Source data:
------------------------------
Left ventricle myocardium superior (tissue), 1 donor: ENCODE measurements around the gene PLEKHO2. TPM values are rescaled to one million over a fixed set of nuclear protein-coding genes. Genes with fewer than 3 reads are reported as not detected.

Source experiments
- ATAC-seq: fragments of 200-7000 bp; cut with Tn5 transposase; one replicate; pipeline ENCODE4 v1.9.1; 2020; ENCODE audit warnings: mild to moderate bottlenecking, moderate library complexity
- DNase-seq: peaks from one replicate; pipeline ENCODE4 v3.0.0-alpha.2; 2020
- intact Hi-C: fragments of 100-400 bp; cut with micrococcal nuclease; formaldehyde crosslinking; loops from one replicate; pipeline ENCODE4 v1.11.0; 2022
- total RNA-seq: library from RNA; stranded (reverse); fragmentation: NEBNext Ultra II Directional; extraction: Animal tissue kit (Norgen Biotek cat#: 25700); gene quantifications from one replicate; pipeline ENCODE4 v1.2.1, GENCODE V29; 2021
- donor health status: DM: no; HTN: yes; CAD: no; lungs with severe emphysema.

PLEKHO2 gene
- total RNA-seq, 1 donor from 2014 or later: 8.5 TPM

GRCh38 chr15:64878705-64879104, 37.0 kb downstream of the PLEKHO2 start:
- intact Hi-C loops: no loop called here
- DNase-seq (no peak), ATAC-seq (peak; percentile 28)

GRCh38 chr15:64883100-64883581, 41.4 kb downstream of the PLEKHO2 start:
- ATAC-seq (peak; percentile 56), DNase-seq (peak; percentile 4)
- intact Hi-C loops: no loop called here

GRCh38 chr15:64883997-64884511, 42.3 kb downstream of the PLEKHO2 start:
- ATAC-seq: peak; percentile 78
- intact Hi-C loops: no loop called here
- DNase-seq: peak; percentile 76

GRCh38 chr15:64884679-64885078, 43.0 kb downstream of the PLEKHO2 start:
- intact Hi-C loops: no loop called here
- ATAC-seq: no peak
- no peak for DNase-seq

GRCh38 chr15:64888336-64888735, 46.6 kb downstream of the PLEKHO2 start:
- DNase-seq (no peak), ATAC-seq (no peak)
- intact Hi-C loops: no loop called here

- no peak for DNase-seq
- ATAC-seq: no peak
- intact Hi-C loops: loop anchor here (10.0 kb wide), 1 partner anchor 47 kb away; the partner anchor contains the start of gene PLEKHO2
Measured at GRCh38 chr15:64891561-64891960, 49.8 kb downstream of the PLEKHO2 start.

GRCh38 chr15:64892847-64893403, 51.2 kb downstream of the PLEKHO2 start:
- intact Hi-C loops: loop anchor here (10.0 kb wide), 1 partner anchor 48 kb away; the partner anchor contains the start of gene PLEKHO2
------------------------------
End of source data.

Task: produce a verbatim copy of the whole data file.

Left ventricle myocardium superior (tissue), 1 donor: ENCODE measurements around the gene PLEKHO2. TPM values are rescaled to one million over a fixed set of nuclear protein-coding genes. Genes with fewer than 3 reads are reported as not detected.

Source experiments
- ATAC-seq: fragments of 200-7000 bp; cut with Tn5 transposase; one replicate; pipeline ENCODE4 v1.9.1; 2020; ENCODE audit warnings: mild to moderate bottlenecking, moderate library complexity
- DNase-seq: peaks from one replicate; pipeline ENCODE4 v3.0.0-alpha.2; 2020
- intact Hi-C: fragments of 100-400 bp; cut with micrococcal nuclease; formaldehyde crosslinking; loops from one replicate; pipeline ENCODE4 v1.11.0; 2022
- total RNA-seq: library from RNA; stranded (reverse); fragmentation: NEBNext Ultra II Directional; extraction: Animal tissue kit (Norgen Biotek cat#: 25700); gene quantifications from one replicate; pipeline ENCODE4 v1.2.1, GENCODE V29; 2021
- donor health status: DM: no; HTN: yes; CAD: no; lungs with severe emphysema.

PLEKHO2 gene
- total RNA-seq, 1 donor from 2014 or later: 8.5 TPM

GRCh38 chr15:64878705-64879104, 37.0 kb downstream of the PLEKHO2 start:
- intact Hi-C loops: no loop called here
- DNase-seq (no peak), ATAC-seq (peak; percentile 28)

GRCh38 chr15:64883100-64883581, 41.4 kb downstream of the PLEKHO2 start:
- ATAC-seq (peak; percentile 56), DNase-seq (peak; percentile 4)
- intact Hi-C loops: no loop called here

GRCh38 chr15:64883997-64884511, 42.3 kb downstream of the PLEKHO2 start:
- ATAC-seq: peak; percentile 78
- intact Hi-C loops: no loop called here
- DNase-seq: peak; percentile 76

GRCh38 chr15:64884679-64885078, 43.0 kb downstream of the PLEKHO2 start:
- intact Hi-C loops: no loop called here
- ATAC-seq: no peak
- no peak for DNase-seq

GRCh38 chr15:64888336-64888735, 46.6 kb downstream of the PLEKHO2 start:
- DNase-seq (no peak), ATAC-seq (no peak)
- intact Hi-C loops: no loop called here

- no peak for DNase-seq
- ATAC-seq: no peak
- intact Hi-C loops: loop anchor here (10.0 kb wide), 1 partner anchor 47 kb away; the partner anchor contains the start of gene PLEKHO2
Measured at GRCh38 chr15:64891561-64891960, 49.8 kb downstream of the PLEKHO2 start.

GRCh38 chr15:64892847-64893403, 51.2 kb downstream of the PLEKHO2 start:
- intact Hi-C loops: loop anchor here (10.0 kb wide), 1 partner anchor 48 kb away; the partner anchor contains the start of gene PLEKHO2